Note: Fresh closed in September 2008.
The idea behind Fresh is simple enough. Eric Tevrow, the owner, also owns Early Morning Seafood, which supplies the fish to “every four star and several three and two star restaurants in the city.” So in 2002 he opened his own place in TriBeCa, scoring two stars from Eric Asimov in the Times. Shore, a casual New England-style fish shack, followed in 2004, and Coast a year or so after that.
I paid enjoyable visits to Fresh and Shore a couple of years ago, and to Coast a while later. Shore and Coast were saddled with abysmal locations, and both failed. Fresh still seems to be holding its own. It was perhaps a shade over half full on a recent Thursday evening, with what appeared to be a mix of business diners, families, and romantic couples.
A Ceviche of Artic Char ($12) was uncomplicated, with the lively—well, freshness of the fish—allowed to speak for itself. The excellent Pumpkin Seed Crusted Flounder ($27) took the opposite approach. It came plated in a tower (à la Gotham Bar and Grill) on a bed of chanterelles and butternut squash, and all of the ingredients worked well together. My mom was pleased with Spicy Seafood Stew ($31)—not all that spicy, she said. My girlfriend had the English Batter-fried Haddock ($21), an upscale fish-and-chips that was somewhat misplaced at this type of restaurant; she said it was soggy, and wondered how such a simple dish could be the one they screwed up.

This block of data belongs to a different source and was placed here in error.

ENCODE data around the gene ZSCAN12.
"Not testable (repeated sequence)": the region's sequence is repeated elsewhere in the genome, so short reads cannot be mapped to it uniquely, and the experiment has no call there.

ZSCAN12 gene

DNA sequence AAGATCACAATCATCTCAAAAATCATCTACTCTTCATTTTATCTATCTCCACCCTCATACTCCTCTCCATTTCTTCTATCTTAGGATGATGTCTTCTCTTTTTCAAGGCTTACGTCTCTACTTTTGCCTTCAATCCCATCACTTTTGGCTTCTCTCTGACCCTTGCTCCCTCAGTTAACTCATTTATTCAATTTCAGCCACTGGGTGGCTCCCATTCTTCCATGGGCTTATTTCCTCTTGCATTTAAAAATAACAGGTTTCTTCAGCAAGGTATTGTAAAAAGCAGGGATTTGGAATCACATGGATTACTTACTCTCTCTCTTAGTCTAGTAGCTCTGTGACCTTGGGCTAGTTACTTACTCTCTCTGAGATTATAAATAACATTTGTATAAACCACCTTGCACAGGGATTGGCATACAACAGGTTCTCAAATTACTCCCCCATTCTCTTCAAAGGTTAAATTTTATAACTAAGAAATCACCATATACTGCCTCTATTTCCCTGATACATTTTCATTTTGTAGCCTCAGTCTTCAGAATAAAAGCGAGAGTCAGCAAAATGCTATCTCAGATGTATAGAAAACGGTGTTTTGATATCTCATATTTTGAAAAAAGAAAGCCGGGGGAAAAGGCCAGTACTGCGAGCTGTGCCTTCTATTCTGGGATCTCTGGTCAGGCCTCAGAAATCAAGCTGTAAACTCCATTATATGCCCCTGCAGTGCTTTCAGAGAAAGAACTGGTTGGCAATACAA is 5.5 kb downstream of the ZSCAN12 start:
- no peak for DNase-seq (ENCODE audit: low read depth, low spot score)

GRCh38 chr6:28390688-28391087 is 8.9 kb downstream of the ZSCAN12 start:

The décor at Fresh somewhat over-plays the seafood theme, with its wicker chairs and blue-tinged walls, suggesting a Caribbean resort with faded charms. But there is nothing at all faded about the excellent seafood, which is why I’ll be going back to Fresh. Service is efficient, and tables are generously spaced, making for a sedate atmosphere that is increasingly rare in Manhattan. Be sure to order one of the specialty martinis, which come in funky glasses with curved stems that are unlike anything I’ve seen.
Fresh (105 Reade Street between West Broadway and Church Street, TriBeCa)